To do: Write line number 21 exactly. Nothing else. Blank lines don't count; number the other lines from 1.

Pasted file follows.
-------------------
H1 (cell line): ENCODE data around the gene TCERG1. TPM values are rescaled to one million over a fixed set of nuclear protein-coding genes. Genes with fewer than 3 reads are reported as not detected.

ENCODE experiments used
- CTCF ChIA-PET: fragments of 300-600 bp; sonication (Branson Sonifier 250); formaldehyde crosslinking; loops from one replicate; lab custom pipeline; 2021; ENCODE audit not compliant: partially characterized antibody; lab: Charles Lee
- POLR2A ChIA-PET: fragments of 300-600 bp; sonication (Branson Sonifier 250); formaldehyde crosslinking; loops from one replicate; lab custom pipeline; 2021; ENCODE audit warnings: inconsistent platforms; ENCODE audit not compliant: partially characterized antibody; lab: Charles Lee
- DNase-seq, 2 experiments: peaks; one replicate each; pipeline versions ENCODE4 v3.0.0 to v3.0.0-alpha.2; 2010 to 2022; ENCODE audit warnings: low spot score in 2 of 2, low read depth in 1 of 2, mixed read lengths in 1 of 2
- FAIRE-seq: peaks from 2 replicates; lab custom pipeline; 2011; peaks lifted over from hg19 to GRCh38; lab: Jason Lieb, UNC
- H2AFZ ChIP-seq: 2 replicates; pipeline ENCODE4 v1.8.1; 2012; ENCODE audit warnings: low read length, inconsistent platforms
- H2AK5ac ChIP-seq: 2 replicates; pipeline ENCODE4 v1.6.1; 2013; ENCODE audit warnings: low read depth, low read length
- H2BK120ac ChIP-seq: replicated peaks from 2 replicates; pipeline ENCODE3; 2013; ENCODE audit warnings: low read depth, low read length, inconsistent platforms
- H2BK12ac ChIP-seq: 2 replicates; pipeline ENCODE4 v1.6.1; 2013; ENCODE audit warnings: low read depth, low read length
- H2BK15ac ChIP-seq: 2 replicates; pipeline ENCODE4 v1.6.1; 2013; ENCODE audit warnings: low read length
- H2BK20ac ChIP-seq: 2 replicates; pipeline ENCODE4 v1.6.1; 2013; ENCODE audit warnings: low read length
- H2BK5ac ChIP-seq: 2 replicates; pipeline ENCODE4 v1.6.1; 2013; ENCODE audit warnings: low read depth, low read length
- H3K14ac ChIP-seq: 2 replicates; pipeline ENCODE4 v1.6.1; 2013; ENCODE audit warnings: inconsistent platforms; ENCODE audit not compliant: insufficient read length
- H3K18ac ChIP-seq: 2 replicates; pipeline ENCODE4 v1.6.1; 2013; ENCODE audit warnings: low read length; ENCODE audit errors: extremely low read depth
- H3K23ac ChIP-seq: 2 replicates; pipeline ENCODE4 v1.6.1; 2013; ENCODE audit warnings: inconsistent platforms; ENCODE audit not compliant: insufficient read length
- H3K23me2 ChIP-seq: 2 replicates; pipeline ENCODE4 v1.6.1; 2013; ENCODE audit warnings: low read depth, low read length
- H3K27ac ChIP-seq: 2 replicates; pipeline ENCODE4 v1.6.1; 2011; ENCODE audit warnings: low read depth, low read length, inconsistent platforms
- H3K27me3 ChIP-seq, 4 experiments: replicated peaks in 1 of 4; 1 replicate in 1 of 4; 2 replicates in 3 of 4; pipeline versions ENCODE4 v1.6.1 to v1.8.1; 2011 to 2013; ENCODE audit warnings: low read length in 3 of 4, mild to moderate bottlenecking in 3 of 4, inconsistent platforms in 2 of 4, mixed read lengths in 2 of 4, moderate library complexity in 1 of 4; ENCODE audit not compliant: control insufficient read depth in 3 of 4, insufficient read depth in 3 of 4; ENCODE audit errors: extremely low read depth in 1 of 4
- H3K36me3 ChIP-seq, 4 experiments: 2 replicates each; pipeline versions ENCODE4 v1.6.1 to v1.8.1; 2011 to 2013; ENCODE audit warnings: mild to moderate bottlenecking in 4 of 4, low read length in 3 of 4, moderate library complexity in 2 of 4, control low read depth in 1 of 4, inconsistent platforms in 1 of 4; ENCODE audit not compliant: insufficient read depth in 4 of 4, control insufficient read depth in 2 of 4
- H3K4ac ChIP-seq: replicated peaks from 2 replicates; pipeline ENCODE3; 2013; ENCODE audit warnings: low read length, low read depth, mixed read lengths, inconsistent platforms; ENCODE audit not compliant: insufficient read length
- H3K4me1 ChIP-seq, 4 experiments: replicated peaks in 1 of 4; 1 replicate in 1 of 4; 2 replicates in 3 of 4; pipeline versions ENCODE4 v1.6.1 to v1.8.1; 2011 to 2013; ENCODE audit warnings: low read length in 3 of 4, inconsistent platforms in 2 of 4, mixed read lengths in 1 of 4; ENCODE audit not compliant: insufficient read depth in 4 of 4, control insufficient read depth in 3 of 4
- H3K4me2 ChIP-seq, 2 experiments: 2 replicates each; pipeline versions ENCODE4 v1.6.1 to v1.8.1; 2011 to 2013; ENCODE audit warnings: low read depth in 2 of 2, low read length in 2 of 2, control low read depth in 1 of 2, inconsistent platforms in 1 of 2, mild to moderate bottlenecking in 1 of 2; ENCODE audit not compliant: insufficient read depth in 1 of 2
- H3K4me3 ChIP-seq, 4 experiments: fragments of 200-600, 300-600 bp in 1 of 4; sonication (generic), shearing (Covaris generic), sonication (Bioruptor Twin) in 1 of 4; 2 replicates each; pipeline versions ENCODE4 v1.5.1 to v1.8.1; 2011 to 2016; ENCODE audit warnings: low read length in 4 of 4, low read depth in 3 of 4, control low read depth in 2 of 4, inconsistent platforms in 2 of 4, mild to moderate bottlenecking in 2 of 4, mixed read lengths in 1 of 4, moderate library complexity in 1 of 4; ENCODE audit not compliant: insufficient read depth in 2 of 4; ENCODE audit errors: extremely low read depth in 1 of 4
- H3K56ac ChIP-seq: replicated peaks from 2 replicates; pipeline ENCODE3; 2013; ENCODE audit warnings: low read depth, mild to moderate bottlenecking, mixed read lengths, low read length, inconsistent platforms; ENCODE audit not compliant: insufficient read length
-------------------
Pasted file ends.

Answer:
- H3K4ac ChIP-seq: replicated peaks from 2 replicates; pipeline ENCODE3; 2013; ENCODE audit warnings: low read length, low read depth, mixed read lengths, inconsistent platforms; ENCODE audit not compliant: insufficient read length